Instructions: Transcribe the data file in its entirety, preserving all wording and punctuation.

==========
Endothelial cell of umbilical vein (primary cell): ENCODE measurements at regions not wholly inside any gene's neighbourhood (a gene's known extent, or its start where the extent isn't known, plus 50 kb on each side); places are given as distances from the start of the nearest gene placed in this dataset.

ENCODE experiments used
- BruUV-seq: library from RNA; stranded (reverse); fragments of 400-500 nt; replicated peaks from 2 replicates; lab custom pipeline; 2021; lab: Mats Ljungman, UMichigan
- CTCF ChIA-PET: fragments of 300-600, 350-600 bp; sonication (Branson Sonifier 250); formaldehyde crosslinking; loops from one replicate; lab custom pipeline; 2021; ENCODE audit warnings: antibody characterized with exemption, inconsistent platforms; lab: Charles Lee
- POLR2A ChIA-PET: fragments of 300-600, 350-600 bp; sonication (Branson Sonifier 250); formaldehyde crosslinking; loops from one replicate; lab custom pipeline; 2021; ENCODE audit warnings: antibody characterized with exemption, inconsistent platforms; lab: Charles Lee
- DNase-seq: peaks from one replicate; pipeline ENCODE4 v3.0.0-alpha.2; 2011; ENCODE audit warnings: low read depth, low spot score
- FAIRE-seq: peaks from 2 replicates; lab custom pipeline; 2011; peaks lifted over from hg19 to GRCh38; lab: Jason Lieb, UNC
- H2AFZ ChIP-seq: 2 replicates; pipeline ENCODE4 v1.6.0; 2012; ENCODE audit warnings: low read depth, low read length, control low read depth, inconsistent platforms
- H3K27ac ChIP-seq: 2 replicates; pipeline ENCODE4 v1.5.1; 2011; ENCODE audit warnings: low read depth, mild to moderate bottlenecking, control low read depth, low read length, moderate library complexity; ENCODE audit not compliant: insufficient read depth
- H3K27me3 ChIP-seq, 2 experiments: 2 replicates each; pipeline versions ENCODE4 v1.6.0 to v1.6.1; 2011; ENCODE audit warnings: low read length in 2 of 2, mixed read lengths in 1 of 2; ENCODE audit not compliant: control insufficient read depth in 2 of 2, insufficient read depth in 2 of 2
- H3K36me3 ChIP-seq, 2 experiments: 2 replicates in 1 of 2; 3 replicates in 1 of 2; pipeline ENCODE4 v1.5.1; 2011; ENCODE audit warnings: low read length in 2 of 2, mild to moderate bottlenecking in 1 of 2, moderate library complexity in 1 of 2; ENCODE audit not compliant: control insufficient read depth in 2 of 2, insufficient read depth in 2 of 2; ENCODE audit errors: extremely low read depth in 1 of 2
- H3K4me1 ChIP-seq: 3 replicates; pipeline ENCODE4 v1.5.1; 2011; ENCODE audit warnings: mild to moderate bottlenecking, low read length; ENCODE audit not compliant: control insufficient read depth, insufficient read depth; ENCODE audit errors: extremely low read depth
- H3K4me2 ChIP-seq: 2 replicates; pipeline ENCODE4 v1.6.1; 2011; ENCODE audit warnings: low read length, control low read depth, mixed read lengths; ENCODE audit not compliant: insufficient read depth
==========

Endothelial cell of umbilical vein (primary cell): ENCODE measurements at regions not wholly inside any gene's neighbourhood (a gene's known extent, or its start where the extent isn't known, plus 50 kb on each side); places are given as distances from the start of the nearest gene placed in this dataset.

ENCODE experiments used
- BruUV-seq: library from RNA; stranded (reverse); fragments of 400-500 nt; replicated peaks from 2 replicates; lab custom pipeline; 2021; lab: Mats Ljungman, UMichigan
- CTCF ChIA-PET: fragments of 300-600, 350-600 bp; sonication (Branson Sonifier 250); formaldehyde crosslinking; loops from one replicate; lab custom pipeline; 2021; ENCODE audit warnings: antibody characterized with exemption, inconsistent platforms; lab: Charles Lee
- POLR2A ChIA-PET: fragments of 300-600, 350-600 bp; sonication (Branson Sonifier 250); formaldehyde crosslinking; loops from one replicate; lab custom pipeline; 2021; ENCODE audit warnings: antibody characterized with exemption, inconsistent platforms; lab: Charles Lee
- DNase-seq: peaks from one replicate; pipeline ENCODE4 v3.0.0-alpha.2; 2011; ENCODE audit warnings: low read depth, low spot score
- FAIRE-seq: peaks from 2 replicates; lab custom pipeline; 2011; peaks lifted over from hg19 to GRCh38; lab: Jason Lieb, UNC
- H2AFZ ChIP-seq: 2 replicates; pipeline ENCODE4 v1.6.0; 2012; ENCODE audit warnings: low read depth, low read length, control low read depth, inconsistent platforms
- H3K27ac ChIP-seq: 2 replicates; pipeline ENCODE4 v1.5.1; 2011; ENCODE audit warnings: low read depth, mild to moderate bottlenecking, control low read depth, low read length, moderate library complexity; ENCODE audit not compliant: insufficient read depth
- H3K27me3 ChIP-seq, 2 experiments: 2 replicates each; pipeline versions ENCODE4 v1.6.0 to v1.6.1; 2011; ENCODE audit warnings: low read length in 2 of 2, mixed read lengths in 1 of 2; ENCODE audit not compliant: control insufficient read depth in 2 of 2, insufficient read depth in 2 of 2
- H3K36me3 ChIP-seq, 2 experiments: 2 replicates in 1 of 2; 3 replicates in 1 of 2; pipeline ENCODE4 v1.5.1; 2011; ENCODE audit warnings: low read length in 2 of 2, mild to moderate bottlenecking in 1 of 2, moderate library complexity in 1 of 2; ENCODE audit not compliant: control insufficient read depth in 2 of 2, insufficient read depth in 2 of 2; ENCODE audit errors: extremely low read depth in 1 of 2
- H3K4me1 ChIP-seq: 3 replicates; pipeline ENCODE4 v1.5.1; 2011; ENCODE audit warnings: mild to moderate bottlenecking, low read length; ENCODE audit not compliant: control insufficient read depth, insufficient read depth; ENCODE audit errors: extremely low read depth
- H3K4me2 ChIP-seq: 2 replicates; pipeline ENCODE4 v1.6.1; 2011; ENCODE audit warnings: low read length, control low read depth, mixed read lengths; ENCODE audit not compliant: insufficient read depth